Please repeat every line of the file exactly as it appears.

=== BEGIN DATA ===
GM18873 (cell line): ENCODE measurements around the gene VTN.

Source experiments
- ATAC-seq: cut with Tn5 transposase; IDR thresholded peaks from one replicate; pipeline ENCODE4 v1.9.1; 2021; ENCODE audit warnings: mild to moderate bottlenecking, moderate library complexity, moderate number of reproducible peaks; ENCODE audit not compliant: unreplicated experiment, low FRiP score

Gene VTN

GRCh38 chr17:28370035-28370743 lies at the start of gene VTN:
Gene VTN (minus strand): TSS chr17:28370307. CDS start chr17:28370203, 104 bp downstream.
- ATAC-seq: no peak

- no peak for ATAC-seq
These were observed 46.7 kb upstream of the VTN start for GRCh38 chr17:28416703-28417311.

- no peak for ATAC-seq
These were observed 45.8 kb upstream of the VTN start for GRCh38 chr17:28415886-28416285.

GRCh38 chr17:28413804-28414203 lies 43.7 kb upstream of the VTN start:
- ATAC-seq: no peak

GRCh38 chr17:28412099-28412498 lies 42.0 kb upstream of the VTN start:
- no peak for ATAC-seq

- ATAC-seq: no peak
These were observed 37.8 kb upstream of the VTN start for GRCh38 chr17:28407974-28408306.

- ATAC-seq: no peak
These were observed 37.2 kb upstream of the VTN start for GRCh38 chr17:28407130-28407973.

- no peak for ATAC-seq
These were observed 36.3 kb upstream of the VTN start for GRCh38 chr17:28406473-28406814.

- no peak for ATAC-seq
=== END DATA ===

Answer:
GM18873 (cell line): ENCODE measurements around the gene VTN.

Source experiments
- ATAC-seq: cut with Tn5 transposase; IDR thresholded peaks from one replicate; pipeline ENCODE4 v1.9.1; 2021; ENCODE audit warnings: mild to moderate bottlenecking, moderate library complexity, moderate number of reproducible peaks; ENCODE audit not compliant: unreplicated experiment, low FRiP score

Gene VTN

GRCh38 chr17:28370035-28370743 lies at the start of gene VTN:
Gene VTN (minus strand): TSS chr17:28370307. CDS start chr17:28370203, 104 bp downstream.
- ATAC-seq: no peak

- no peak for ATAC-seq
These were observed 46.7 kb upstream of the VTN start for GRCh38 chr17:28416703-28417311.

- no peak for ATAC-seq
These were observed 45.8 kb upstream of the VTN start for GRCh38 chr17:28415886-28416285.

GRCh38 chr17:28413804-28414203 lies 43.7 kb upstream of the VTN start:
- ATAC-seq: no peak

GRCh38 chr17:28412099-28412498 lies 42.0 kb upstream of the VTN start:
- no peak for ATAC-seq

- ATAC-seq: no peak
These were observed 37.8 kb upstream of the VTN start for GRCh38 chr17:28407974-28408306.

- ATAC-seq: no peak
These were observed 37.2 kb upstream of the VTN start for GRCh38 chr17:28407130-28407973.

- no peak for ATAC-seq
These were observed 36.3 kb upstream of the VTN start for GRCh38 chr17:28406473-28406814.

- no peak for ATAC-seq